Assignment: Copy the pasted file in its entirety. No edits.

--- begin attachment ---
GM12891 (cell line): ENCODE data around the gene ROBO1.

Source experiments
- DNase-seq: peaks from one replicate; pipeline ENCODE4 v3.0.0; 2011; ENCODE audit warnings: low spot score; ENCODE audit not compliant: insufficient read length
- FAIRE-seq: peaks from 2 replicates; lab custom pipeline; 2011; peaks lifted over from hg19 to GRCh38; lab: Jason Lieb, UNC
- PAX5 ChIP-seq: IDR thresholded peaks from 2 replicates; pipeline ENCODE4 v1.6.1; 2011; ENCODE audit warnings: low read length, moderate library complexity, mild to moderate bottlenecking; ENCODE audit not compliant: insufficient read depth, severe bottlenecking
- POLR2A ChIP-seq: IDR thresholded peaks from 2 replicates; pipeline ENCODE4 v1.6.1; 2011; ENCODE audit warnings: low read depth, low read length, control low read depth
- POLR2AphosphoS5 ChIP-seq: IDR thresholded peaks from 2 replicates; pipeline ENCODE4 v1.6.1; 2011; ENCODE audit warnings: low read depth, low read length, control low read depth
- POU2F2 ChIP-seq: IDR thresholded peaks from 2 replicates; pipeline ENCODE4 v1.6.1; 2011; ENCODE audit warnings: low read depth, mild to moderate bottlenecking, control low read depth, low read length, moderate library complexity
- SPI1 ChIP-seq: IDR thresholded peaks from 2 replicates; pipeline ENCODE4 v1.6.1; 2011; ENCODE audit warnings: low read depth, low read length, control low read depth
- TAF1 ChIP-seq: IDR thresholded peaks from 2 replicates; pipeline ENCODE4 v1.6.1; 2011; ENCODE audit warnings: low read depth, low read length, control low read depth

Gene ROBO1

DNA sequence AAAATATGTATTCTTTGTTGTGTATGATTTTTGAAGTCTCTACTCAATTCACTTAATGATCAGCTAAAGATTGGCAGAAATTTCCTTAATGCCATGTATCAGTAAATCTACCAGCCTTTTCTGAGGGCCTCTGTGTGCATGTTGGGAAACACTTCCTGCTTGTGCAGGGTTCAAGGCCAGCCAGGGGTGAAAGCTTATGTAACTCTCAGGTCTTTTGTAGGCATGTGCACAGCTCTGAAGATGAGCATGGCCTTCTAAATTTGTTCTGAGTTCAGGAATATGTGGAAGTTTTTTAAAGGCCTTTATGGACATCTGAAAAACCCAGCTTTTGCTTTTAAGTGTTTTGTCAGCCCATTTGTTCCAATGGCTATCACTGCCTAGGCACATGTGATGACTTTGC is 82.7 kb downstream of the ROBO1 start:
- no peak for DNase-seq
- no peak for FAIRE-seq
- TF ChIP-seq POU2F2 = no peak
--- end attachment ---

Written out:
GM12891 (cell line): ENCODE data around the gene ROBO1.

Source experiments
- DNase-seq: peaks from one replicate; pipeline ENCODE4 v3.0.0; 2011; ENCODE audit warnings: low spot score; ENCODE audit not compliant: insufficient read length
- FAIRE-seq: peaks from 2 replicates; lab custom pipeline; 2011; peaks lifted over from hg19 to GRCh38; lab: Jason Lieb, UNC
- PAX5 ChIP-seq: IDR thresholded peaks from 2 replicates; pipeline ENCODE4 v1.6.1; 2011; ENCODE audit warnings: low read length, moderate library complexity, mild to moderate bottlenecking; ENCODE audit not compliant: insufficient read depth, severe bottlenecking
- POLR2A ChIP-seq: IDR thresholded peaks from 2 replicates; pipeline ENCODE4 v1.6.1; 2011; ENCODE audit warnings: low read depth, low read length, control low read depth
- POLR2AphosphoS5 ChIP-seq: IDR thresholded peaks from 2 replicates; pipeline ENCODE4 v1.6.1; 2011; ENCODE audit warnings: low read depth, low read length, control low read depth
- POU2F2 ChIP-seq: IDR thresholded peaks from 2 replicates; pipeline ENCODE4 v1.6.1; 2011; ENCODE audit warnings: low read depth, mild to moderate bottlenecking, control low read depth, low read length, moderate library complexity
- SPI1 ChIP-seq: IDR thresholded peaks from 2 replicates; pipeline ENCODE4 v1.6.1; 2011; ENCODE audit warnings: low read depth, low read length, control low read depth
- TAF1 ChIP-seq: IDR thresholded peaks from 2 replicates; pipeline ENCODE4 v1.6.1; 2011; ENCODE audit warnings: low read depth, low read length, control low read depth

Gene ROBO1

DNA sequence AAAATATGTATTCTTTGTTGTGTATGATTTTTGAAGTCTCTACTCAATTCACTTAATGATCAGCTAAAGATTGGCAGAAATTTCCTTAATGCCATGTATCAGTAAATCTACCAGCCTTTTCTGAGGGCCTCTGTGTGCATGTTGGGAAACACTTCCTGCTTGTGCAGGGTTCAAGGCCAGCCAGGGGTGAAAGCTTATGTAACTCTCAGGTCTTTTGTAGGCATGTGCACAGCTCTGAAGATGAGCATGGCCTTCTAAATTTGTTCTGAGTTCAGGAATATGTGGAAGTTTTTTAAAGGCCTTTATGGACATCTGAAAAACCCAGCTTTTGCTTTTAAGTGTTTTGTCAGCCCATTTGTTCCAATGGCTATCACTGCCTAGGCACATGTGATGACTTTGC is 82.7 kb downstream of the ROBO1 start:
- no peak for DNase-seq
- no peak for FAIRE-seq
- TF ChIP-seq POU2F2 = no peak